Cutting-edge research from the University of Reading has provided a crucial breakthrough in understanding how blood clots form. The results of the study, funded by the British Heart Foundation (BHF), could potentially lead to the development of new drugs to treat one of the world's biggest killer illnesses.
Cardiovascular diseases, which include heart attacks, strokes and heart failure, are the cause of approximately 200,000 deaths each year in the UK alone. Many are brought about by clots blocking major blood vessels, preventing critical blood flow to the heart or brain.
The research, published today in the journal Nature Communications, builds on last year's groundbreaking discovery by scientists in the University's Institute for Cardiovascular and Metabolic Research (ICMR). Professor Jonathan Gibbins and his team found, for the first time, the mechanism by which platelets, the blood cells that cause clots, 'communicate' with each other.
The clotting process helps the body to repair itself and stops wounds from bleeding. But inappropriate activation of platelets leads to the formation of clots in the bloodstream (thrombosis), which can lead to a potentially fatal heart attack or stroke.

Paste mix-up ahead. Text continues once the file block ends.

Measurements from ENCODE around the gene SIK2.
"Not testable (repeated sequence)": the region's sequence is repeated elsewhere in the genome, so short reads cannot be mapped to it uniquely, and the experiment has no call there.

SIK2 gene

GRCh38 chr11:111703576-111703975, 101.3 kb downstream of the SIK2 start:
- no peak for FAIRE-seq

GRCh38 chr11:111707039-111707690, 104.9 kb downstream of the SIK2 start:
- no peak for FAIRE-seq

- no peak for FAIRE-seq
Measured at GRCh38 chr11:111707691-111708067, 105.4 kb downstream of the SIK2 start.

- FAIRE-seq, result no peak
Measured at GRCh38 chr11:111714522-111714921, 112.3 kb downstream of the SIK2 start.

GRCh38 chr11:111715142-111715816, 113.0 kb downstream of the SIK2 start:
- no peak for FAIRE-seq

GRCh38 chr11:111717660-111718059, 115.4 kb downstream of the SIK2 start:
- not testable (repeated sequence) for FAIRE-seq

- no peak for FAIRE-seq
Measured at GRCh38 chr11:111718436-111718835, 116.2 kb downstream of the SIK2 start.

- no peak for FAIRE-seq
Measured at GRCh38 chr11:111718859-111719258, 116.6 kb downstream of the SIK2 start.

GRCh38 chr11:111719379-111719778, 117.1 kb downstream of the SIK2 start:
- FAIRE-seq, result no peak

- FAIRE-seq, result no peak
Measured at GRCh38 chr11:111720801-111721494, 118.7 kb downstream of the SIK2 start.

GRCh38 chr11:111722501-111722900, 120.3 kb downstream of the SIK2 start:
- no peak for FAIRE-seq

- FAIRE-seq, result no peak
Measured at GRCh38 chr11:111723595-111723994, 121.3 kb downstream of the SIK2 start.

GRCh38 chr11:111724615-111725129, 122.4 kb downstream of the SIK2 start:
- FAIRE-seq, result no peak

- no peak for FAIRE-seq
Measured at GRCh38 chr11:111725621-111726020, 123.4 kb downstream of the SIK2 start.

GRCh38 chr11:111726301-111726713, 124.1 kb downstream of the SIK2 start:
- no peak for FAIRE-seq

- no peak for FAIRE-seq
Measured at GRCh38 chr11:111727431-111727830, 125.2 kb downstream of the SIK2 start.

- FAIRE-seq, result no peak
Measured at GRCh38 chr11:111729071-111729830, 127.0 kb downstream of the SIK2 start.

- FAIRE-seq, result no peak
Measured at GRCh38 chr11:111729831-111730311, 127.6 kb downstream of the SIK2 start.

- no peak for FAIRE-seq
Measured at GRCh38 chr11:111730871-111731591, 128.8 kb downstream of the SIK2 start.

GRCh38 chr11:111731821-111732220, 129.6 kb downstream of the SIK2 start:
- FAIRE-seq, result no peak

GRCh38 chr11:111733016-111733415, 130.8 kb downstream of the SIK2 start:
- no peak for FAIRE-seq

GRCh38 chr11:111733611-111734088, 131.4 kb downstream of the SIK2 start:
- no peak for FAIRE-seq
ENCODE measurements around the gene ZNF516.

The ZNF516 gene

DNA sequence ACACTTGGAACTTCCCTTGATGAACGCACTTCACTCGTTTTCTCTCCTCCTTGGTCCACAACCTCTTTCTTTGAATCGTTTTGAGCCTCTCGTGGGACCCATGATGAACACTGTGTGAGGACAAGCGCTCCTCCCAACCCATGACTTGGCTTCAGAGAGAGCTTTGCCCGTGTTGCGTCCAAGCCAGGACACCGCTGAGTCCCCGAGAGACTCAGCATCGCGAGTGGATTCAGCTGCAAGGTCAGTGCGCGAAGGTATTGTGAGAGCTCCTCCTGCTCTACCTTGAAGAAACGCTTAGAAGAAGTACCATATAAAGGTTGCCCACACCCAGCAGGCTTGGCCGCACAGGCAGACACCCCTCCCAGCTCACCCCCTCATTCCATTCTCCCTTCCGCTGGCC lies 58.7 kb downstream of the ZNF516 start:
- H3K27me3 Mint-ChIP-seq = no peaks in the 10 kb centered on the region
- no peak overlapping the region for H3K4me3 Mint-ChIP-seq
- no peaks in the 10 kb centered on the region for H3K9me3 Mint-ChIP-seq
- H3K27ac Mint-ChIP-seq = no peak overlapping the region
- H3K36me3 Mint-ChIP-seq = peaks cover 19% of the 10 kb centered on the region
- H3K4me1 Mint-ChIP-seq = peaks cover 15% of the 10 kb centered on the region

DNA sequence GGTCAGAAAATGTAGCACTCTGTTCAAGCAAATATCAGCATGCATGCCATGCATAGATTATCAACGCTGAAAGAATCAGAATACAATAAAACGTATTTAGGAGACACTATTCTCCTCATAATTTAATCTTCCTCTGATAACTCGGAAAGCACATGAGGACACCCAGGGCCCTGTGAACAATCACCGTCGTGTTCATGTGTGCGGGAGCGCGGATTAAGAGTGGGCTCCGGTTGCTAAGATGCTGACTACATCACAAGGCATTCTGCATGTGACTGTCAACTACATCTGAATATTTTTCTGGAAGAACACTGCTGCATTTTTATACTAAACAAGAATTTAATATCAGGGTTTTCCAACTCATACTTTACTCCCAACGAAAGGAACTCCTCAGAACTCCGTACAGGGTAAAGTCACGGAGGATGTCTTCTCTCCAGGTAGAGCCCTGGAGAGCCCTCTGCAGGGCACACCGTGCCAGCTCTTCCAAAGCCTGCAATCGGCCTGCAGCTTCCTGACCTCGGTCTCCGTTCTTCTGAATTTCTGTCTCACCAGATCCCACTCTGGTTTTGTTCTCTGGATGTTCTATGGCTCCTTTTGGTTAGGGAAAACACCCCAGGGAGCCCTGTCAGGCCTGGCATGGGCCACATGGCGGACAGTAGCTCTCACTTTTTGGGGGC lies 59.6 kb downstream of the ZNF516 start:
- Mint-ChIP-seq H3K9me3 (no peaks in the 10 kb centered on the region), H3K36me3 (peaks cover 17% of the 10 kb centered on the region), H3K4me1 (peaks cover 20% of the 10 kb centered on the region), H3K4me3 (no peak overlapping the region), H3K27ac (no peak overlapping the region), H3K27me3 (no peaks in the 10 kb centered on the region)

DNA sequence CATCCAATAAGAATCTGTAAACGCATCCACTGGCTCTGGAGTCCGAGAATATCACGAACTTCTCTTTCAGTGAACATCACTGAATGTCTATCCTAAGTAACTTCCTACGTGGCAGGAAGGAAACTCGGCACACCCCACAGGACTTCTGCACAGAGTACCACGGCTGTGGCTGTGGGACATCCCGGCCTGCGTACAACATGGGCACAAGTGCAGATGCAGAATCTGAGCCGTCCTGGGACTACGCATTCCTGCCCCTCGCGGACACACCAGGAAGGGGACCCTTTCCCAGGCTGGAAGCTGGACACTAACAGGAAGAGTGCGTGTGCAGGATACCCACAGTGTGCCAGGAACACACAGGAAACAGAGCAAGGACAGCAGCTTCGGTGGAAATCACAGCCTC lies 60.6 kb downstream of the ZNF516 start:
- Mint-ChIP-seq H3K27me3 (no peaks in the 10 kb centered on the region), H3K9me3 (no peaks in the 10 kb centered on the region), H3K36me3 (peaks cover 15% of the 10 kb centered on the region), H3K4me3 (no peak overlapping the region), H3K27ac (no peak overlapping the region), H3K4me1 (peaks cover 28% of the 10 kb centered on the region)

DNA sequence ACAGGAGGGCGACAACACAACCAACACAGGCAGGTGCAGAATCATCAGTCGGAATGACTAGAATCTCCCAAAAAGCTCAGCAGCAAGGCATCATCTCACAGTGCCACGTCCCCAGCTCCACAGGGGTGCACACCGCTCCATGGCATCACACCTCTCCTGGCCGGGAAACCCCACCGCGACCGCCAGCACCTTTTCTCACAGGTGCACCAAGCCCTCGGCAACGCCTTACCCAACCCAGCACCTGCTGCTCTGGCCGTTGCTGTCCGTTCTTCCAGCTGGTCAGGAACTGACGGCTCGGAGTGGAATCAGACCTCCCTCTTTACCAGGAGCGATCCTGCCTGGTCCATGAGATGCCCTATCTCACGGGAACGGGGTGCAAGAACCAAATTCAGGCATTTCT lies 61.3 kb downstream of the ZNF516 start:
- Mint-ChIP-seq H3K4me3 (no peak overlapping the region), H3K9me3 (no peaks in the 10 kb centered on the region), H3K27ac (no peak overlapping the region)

Currently, doctors treating heart disease can administer drugs that reduce the tendency of the blood to clot, and therefore decrease the risk of thrombosis. However, such anti-thrombotic drugs are not effective for some patients, and can cause dangerous side-effects which include bleeding.
Professor Jonathan Gibbins and Dr Sakthivel Vaiyapuri have headed up an international team of researchers that have discovered how platelets use specialised pore-like structures, called gap junctions, allowing direct communication between the cells. These structures have been studied previously in other cells that are in constant contact with each other, but the researchers said their role in platelets was a 'big surprise'.
The scientists conclude that the discovery could lead to the creation of innovative new drugs to prevent or treat thrombosis.
Professor Gibbins said: "Understanding the communication mechanism for blood clotting and thrombosis could lead to life-saving new drugs. Finding the molecules that control these channels may pave the way for the development of more effective anti-thrombotic therapies to prevent heart attacks and strokes."
Professor Jeremy Pearson, Associate Medical Director at the BHF, which funded the study, said:
"Anti-clotting medicines are widely used in patients at risk of coronary heart disease to prevent heart attacks and strokes. Professor Gibbins' unexpected discovery, of a new communication method between the clot-forming platelet cells, opens up the possibility of designing new medicines to reduce the risk of clotting or thrombosis. Before we can achieve this, more research is needed to understand what signals occur during this communication and how it controls the platelet's ability to clot."
"Connexin40 Regulates Platelet Function" is published in the journal Nature Communications.